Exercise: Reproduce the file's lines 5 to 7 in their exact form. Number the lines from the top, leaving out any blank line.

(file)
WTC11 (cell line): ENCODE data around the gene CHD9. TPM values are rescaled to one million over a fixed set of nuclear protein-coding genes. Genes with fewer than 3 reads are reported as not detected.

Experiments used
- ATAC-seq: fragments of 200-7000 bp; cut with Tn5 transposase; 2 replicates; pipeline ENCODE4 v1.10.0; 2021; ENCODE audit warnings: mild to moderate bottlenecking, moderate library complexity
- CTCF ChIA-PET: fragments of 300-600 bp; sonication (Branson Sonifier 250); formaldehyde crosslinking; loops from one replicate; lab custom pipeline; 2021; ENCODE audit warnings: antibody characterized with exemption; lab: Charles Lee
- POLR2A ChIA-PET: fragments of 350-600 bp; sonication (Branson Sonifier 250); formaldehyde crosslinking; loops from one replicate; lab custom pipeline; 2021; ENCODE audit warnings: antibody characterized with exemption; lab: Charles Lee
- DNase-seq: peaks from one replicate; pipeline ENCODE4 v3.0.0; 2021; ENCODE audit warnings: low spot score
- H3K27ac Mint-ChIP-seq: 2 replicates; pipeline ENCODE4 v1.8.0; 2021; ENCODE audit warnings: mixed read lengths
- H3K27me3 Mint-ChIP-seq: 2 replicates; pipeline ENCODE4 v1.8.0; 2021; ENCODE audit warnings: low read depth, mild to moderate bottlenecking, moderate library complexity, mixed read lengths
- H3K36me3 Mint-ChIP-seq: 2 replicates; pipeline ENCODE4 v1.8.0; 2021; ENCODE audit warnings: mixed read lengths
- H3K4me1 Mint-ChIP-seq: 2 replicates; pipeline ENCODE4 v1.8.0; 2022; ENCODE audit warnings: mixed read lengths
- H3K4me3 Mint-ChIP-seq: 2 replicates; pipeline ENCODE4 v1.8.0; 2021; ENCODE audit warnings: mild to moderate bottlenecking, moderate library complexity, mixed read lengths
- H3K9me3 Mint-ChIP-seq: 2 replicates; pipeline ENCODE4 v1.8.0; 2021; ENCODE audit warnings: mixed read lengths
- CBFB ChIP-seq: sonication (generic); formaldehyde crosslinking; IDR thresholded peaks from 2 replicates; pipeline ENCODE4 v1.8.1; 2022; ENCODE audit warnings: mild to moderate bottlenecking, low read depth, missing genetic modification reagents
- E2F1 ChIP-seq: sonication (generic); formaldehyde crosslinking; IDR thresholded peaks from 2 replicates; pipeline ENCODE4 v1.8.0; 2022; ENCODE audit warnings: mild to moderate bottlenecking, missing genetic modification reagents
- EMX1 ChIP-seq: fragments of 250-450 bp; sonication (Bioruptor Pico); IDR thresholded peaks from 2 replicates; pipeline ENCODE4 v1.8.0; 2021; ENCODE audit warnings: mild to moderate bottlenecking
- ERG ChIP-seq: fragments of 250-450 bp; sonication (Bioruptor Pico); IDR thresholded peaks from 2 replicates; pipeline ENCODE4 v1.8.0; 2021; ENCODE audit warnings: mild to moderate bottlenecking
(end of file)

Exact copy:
- POLR2A ChIA-PET: fragments of 350-600 bp; sonication (Branson Sonifier 250); formaldehyde crosslinking; loops from one replicate; lab custom pipeline; 2021; ENCODE audit warnings: antibody characterized with exemption; lab: Charles Lee
- DNase-seq: peaks from one replicate; pipeline ENCODE4 v3.0.0; 2021; ENCODE audit warnings: low spot score
- H3K27ac Mint-ChIP-seq: 2 replicates; pipeline ENCODE4 v1.8.0; 2021; ENCODE audit warnings: mixed read lengths